This book deals systematically with communication problems in the Roman world where numerous languages apart from Latin and Greek were spoken. How did the Romans communicate with their subjects in the remoter parts of the Empire? What linguistic policies did they pursue? Differing forms of bilingualism developed, which had a significant effect on the way the Romans and their subjects thought, spoke and wrote. A wide range of cultural, historical and linguistic questions concerning the varying developments in bilingualism are addressed.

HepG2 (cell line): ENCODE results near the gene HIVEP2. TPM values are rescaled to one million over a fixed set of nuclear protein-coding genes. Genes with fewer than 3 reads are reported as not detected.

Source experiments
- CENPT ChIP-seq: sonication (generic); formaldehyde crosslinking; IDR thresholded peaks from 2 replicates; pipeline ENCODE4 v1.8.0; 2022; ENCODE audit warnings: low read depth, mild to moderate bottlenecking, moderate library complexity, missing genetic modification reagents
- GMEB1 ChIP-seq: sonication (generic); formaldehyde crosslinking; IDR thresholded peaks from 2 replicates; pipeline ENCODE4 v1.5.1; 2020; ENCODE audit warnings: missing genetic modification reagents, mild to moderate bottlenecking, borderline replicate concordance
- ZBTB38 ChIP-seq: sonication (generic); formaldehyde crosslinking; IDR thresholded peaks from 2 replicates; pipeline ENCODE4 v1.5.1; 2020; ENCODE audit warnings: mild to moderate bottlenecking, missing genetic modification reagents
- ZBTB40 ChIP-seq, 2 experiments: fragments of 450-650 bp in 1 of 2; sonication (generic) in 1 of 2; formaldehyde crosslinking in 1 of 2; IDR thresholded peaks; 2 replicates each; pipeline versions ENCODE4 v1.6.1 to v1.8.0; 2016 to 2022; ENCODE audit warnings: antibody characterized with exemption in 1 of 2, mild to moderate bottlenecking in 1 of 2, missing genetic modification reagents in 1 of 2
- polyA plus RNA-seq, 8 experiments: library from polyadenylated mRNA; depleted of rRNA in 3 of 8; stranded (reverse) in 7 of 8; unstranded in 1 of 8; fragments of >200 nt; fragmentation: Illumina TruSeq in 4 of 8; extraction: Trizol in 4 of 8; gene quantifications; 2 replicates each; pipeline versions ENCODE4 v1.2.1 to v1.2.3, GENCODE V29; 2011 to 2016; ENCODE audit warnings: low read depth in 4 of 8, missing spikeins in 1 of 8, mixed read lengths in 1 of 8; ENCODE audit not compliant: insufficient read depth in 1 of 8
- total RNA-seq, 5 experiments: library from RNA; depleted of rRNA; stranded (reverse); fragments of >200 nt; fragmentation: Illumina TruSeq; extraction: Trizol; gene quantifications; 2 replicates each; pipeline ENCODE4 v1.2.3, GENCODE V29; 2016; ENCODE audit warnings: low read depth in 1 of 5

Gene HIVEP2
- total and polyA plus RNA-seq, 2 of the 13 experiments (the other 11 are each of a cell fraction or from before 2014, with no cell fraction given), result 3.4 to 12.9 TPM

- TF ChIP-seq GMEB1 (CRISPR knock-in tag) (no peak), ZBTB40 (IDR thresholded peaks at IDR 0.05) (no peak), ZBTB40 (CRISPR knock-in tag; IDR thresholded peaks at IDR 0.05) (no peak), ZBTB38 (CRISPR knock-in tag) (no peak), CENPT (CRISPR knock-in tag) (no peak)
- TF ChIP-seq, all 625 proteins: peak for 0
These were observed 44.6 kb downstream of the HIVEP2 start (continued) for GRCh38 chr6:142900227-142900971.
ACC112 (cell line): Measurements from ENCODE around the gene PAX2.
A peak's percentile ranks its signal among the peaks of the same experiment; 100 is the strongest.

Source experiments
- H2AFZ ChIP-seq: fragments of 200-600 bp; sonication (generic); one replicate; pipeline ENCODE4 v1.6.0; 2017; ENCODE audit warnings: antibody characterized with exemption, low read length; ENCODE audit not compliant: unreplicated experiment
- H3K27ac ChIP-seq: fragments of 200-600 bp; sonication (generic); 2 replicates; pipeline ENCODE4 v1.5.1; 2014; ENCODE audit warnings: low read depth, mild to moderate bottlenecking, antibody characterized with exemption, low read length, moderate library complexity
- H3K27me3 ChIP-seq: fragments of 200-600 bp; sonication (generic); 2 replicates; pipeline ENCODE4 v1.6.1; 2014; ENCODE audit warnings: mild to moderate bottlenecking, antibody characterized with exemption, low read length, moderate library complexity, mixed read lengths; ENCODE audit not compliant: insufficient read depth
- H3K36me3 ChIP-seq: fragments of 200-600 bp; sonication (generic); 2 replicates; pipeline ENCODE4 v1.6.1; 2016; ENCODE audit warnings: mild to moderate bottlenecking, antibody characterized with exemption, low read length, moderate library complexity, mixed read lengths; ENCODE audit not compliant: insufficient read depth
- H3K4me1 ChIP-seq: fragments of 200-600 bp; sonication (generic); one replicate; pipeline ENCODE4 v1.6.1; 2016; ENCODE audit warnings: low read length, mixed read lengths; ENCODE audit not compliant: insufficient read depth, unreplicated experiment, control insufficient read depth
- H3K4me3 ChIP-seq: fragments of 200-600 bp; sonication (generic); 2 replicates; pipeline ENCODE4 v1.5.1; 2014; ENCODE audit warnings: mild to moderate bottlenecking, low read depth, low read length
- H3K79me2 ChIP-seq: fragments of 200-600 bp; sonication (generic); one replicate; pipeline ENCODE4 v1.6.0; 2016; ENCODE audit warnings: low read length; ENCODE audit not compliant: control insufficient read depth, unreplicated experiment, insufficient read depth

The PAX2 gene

|Publisher:||Cambridge University Press|
|Product dimensions:||5.90(w) x 8.90(h) x 1.80(d)|
About the Author
J. N. Adams is a Senior Research Fellow of All Souls College, Oxford and a Fellow of the British Academy. He was previously Professor of Latin at the Universities of Manchester and Reading.
Table of ContentsIntroduction; 1. Languages in contact with Latin; 2. Code-switching; 3. Bilingualism, linguistic diversity and language change; 4. Latin in Egypt; 5. Bilingualism at Delos; 6. Bilingualism at La Graufesenque; 7. The Latin of a learner (P. Amh. II 26): a case study; 8. Some concluding remarks.